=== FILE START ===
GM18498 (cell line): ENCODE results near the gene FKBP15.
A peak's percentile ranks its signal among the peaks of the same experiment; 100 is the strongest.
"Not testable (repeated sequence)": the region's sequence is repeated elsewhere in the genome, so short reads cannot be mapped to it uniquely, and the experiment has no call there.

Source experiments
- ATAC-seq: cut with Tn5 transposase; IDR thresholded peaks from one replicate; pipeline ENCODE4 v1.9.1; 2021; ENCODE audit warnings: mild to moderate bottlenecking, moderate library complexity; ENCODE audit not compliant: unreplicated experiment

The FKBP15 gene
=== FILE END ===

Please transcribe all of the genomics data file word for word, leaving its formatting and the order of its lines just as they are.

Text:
GM18498 (cell line): ENCODE results near the gene FKBP15.
A peak's percentile ranks its signal among the peaks of the same experiment; 100 is the strongest.
"Not testable (repeated sequence)": the region's sequence is repeated elsewhere in the genome, so short reads cannot be mapped to it uniquely, and the experiment has no call there.

Source experiments
- ATAC-seq: cut with Tn5 transposase; IDR thresholded peaks from one replicate; pipeline ENCODE4 v1.9.1; 2021; ENCODE audit warnings: mild to moderate bottlenecking, moderate library complexity; ENCODE audit not compliant: unreplicated experiment

The FKBP15 gene